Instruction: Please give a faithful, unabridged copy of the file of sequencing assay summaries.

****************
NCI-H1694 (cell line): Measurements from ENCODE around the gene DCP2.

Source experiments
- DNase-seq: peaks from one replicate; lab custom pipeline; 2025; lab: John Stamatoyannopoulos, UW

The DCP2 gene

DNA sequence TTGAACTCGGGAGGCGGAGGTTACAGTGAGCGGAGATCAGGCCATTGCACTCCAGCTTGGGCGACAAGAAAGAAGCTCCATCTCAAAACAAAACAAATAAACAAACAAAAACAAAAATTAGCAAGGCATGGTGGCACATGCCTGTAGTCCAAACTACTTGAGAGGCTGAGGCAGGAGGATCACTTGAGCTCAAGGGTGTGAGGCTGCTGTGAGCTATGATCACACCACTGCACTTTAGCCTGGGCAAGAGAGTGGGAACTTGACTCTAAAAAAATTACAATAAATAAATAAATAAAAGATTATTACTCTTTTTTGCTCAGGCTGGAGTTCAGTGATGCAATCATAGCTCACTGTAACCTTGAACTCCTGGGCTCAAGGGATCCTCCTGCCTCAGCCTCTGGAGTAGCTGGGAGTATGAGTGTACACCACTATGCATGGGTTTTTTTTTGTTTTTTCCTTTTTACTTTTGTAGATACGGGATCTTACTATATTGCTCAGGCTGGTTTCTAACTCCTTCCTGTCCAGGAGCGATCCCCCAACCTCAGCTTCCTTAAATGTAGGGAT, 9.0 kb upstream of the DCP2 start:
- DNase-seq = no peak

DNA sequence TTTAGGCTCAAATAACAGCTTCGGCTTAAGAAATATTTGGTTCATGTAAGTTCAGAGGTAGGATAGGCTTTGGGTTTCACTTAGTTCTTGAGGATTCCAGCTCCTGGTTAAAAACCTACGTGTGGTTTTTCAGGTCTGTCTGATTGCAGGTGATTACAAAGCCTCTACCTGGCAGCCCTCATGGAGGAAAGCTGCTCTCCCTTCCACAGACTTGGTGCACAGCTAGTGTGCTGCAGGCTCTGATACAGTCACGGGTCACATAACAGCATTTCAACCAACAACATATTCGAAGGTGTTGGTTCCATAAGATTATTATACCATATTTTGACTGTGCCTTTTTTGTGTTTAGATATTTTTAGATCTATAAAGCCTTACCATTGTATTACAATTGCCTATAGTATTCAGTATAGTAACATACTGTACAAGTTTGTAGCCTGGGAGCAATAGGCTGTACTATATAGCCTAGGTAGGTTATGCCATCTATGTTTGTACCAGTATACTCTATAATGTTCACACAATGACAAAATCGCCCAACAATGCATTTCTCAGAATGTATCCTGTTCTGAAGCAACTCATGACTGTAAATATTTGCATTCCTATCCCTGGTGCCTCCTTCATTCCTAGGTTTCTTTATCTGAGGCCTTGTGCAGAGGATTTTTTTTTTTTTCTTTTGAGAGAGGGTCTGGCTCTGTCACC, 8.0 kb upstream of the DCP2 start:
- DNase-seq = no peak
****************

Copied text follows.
NCI-H1694 (cell line): Measurements from ENCODE around the gene DCP2.

Source experiments
- DNase-seq: peaks from one replicate; lab custom pipeline; 2025; lab: John Stamatoyannopoulos, UW

The DCP2 gene

DNA sequence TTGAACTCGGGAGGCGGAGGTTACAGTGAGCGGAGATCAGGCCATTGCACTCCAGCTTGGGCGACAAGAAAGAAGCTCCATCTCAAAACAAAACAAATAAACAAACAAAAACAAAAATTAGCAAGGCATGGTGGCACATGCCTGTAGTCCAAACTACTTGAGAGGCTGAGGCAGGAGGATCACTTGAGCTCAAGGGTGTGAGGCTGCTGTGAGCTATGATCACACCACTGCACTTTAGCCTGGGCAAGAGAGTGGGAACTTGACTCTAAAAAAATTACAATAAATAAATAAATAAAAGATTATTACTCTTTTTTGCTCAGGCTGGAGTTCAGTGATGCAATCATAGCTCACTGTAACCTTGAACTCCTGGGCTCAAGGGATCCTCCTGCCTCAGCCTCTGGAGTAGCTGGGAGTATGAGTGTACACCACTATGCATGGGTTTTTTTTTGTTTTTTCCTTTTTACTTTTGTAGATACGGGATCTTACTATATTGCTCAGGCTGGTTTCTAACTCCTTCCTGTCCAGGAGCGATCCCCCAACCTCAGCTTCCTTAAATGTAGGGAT, 9.0 kb upstream of the DCP2 start:
- DNase-seq = no peak

DNA sequence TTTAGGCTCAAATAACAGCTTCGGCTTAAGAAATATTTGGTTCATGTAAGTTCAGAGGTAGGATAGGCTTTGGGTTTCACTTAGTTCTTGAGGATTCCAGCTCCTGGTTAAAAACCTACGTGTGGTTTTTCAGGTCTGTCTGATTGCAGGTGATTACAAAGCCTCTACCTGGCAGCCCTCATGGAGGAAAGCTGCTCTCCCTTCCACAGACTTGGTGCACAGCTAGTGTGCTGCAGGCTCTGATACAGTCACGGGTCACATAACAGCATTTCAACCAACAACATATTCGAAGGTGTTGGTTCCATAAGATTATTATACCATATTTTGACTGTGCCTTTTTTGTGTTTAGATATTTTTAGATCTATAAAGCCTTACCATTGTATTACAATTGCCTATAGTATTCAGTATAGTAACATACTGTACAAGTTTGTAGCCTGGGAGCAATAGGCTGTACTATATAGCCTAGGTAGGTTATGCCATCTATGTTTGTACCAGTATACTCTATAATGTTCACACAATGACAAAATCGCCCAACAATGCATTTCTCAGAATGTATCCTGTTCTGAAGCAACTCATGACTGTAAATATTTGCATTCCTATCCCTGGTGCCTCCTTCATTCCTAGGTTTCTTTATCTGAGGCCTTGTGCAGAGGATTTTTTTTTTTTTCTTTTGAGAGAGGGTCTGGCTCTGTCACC, 8.0 kb upstream of the DCP2 start:
- DNase-seq = no peak